All About Tinnitus

Have you ever experienced what could be described as a ringing or buzz in the ears? It may have gone away after a while, but for many it can be persistent. There is actually a name for this condition – Tinnitus—and it affects an estimated 10 percent, or about 25 million people in the US today. 

Why do my ears ring?

Tinnitus is self-identified by patents as many sounds such as a hum, whoosh, buzz, or ring. It is a sensation, perceived only by the patient and has no external source. For many symptoms come and go but for many it can create stress, cause sleep issues and cause loss of focus during the day. 

Causes of tinnitus

Nearly 90% of all people diagnosed with tinnitus also have hearing, leading specialists to suspect the two conditions are closely related. For instance, many causes of hearing loss, most notably exposure to loud sounds can leave an individual with a resounding ringing in its aftermath. In the case of hearing loss, damage most often occurs when tiny hair-like cells of the inner ear become damaged. These hair-like cells send sound collected in the inner ear to the auditory cortex of the brain where sound is processed and comprehended. It is believed that this same damage to the cells in the inner ears, can cause them to send a sort of feedback to the brain, which is suspected as the cause of the symptoms of tinnitus.

Factors which increase the likeliness of tinnitus

  • Age: After decades of hearing, many start to report tinnitus more commonly post 60 years of age.
  • Loud noise exposure: If you have ever been to a loud concert or close to a firework show and left with a ringing in the ears, this is surely the sign of hearing damage and tinnitus. While the buzz most likely went away it is attributed to issues with tinnitus and hearing loss later in life. Protect your hearing whenever you can predict you’ll be exposed to loud noise, in instances such as a loud work environment, hobbies, using power equipment or concerts.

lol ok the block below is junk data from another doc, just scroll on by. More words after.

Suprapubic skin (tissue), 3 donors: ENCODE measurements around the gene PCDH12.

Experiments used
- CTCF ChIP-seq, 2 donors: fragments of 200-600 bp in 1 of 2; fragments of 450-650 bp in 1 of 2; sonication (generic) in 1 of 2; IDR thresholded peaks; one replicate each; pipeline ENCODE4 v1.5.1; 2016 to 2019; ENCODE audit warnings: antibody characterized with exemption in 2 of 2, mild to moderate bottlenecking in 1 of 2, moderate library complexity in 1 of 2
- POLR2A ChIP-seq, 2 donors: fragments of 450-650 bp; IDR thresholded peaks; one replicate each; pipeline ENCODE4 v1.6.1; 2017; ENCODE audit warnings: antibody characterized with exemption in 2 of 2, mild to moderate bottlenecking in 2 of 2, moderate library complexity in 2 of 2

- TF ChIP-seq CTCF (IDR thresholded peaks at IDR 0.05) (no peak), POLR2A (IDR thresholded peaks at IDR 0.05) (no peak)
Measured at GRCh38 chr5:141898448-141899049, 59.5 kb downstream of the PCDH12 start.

• Unhealthy habits: Researchers have found high rates of tinnitus reported in smokers, those who drink excessively, drink high amounts of caffeinated beverages and have high sugar and fat diets.
  • Common ailments: Many medical conditions affected blood flow such as, high blood pressure, cardiovascular disease, circulatory problems, diabetes and an underactive thyroid gland all increase the likeliness of tinnitus. This is because the hair cells of the inner ear rely on a healthy supply of blood to stay healthy. When blood flow is inadequate or interrupted damage is sustained to the ears increasing the risk of hearing loss and tinnitus.

How can I make my ears stop ringing?

Like hearing loss, there is no cure for tinnitus. However, there are also many treatments which can distract, and redirect focus away from the persistent condition.

  • Masking: Many enjoy using other sounds to cover up the ringing of the ears. Many find success using a white noise machine or listening to music at night to help them sleep. There are masking features available on hearing aids which can cover the sound of tinnitus during the day.
  • Relaxation and Redirection: For many the presence of tinnitus causes stress, and stress amplifies the focus on tinnitus. Many have found success reducing the stress of tinnitus with meditation, exercise, and yoga. For instance, meditation asks of the individual practicing to focus on only being. While difficult at first once a person can relax into meditation the buzz of tinnitus can simply fall away, at least for a little bit of time. Regular exercise similarly reduces stress which reduces the focus on tinnitus.
  • Cognitive Behavioral Therapy: This is a method of counselling where a therapist can help an individual focus on their response to tinnitus and modify it to a less alarming state.

Hearing Aids can Help Alleviate Tinnitus

Many hearing aids offer masking features for tinnitus, but more than that, hearing aids can help relieve stress. It is incredibly stressful to live in a world where you struggle to hear what the people in your life are saying. Hearing aids can change that daily script, making it easier for you to hear and enjoy the life you love. This can make the symptoms of tinnitus less acute when you are busy, active, and enjoying your life. To find out if hearing aids are right for you, schedule an appointment for a hearing exam today!